Andrew De La Rosa

Independent Counsel  |  ICT Chambers



Contentious trusts
Contentious estates
Family wealth/business succession planning
Fiduciary relationships in the corporate, partnership and collective investment spheres

Enhanced Q&A

What has been the highlight of your practice over the past 12 months?

Over the last 12 months, I have been involved in engineering the transition of long-standing trust structures between generations, from an existing fiduciary team to different, client-controlled arrangements. Two of these instances involved families from non-common law jurisdictions with huge wealth. They were both testing and court applications were necessary. One was particularly difficult as the existing team was standing out against change. The other involved dealing with hundreds of members of a large Arab family, whose wealth needed to be structured in accordance with what the Settlor wanted.

How did you get into private client?

Accident of practice. I started out as a chancery practitioner with primarily commercial work - I only became specialised with greater experience. It was the international dimension that appealed to me foremost in private client, after acting for Muslim clients for many years. It was the substance of it too – trust and succession planning came second after experience in litigation of what can and does go wrong.

Do you have any outside interests or hobbies?

It was travel! I have always been interested in scale modelling and photography.

Where have you seen growth in your practice over the last year?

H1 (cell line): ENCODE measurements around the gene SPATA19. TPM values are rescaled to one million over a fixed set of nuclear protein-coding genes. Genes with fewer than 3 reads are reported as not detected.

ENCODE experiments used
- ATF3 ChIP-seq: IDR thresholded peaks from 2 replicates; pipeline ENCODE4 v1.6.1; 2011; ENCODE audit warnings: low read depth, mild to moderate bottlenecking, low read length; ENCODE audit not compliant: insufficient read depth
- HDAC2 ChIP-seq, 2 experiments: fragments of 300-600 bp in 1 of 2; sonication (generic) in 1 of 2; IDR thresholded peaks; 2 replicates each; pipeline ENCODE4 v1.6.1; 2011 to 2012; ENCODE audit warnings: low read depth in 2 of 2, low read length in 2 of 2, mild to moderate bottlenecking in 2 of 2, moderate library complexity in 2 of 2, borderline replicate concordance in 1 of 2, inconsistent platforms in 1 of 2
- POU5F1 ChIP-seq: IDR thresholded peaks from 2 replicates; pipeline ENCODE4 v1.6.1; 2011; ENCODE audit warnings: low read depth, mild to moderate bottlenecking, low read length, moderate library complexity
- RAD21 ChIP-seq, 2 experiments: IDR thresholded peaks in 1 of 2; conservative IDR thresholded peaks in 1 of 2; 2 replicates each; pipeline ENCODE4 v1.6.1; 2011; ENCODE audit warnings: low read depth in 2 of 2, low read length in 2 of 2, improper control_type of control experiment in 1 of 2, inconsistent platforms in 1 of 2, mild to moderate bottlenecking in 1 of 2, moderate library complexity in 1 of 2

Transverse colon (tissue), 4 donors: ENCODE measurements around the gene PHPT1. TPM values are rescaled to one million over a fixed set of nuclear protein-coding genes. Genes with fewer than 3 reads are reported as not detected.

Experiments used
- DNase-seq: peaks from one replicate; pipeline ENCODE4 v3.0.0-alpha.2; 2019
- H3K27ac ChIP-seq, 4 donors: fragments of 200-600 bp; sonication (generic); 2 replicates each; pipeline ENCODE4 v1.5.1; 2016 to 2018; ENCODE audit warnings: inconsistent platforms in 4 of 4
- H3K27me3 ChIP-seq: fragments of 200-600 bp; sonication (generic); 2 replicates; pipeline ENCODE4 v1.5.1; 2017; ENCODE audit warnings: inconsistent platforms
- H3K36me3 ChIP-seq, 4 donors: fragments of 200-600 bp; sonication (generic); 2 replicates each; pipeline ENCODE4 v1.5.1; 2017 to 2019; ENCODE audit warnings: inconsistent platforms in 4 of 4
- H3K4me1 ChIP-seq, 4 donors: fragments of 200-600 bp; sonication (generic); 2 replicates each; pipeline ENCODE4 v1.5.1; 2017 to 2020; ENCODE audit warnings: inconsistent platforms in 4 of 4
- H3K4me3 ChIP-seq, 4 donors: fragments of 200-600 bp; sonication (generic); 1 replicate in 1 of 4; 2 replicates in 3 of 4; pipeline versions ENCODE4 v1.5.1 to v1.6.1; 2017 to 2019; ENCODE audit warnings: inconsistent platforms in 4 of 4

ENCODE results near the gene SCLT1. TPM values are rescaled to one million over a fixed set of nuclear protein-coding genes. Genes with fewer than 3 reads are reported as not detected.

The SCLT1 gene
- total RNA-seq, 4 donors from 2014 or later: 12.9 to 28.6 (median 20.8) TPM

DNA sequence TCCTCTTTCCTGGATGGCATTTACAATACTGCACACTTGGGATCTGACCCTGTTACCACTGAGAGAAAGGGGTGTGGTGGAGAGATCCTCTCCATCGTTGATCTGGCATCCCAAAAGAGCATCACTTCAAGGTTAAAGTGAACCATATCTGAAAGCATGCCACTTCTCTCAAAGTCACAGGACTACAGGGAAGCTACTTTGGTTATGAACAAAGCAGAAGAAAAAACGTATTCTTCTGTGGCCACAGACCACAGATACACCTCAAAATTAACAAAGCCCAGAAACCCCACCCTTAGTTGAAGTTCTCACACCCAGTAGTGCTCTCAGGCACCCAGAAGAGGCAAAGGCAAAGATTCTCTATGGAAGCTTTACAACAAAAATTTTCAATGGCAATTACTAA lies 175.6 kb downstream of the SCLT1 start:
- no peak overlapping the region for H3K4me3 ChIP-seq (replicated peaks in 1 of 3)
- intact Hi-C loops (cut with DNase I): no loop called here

Undoubtedly in my case it has been restructuring of existing family wealth/succession trusts to cater for changed circumstances - mostly in the families themselves, including the wishes of different family members to go their own separate ways, but also in the global regulatory/compliance scene. Some of these exercises have been protracted and difficult, not least because the original settlor/founder 'vision' for the structure may have been inflexible and/or intended to endure for several generations, and the assumptions made about how the structure would in fact operate have been falsified.

What do you think will be the biggest three challenges in your practice for the next 12 months?

(1) Coping with remote contact with clients and colleagues in circumstances where, in practical terms, nobody is allowed to travel anywhere to meet in person
(2) More EU-inspired regulatory/compliance onslaughts against the entire global wealth management/transfer industries
(3) Seeing new sources of work become more limited the longer the COVID situation continues.

What advice would you give to your younger self?

Specialise sooner rather than later - because it takes a long time to develop a specialist practice - and do so in a sphere that is not cyclical. (International trust and estate work tends not to be as subject to ups and down than other areas although bigger firms, who essentially form my client base, sometimes reshuffle their priorities towards commercial transactions work and insolvency for perceived gain.)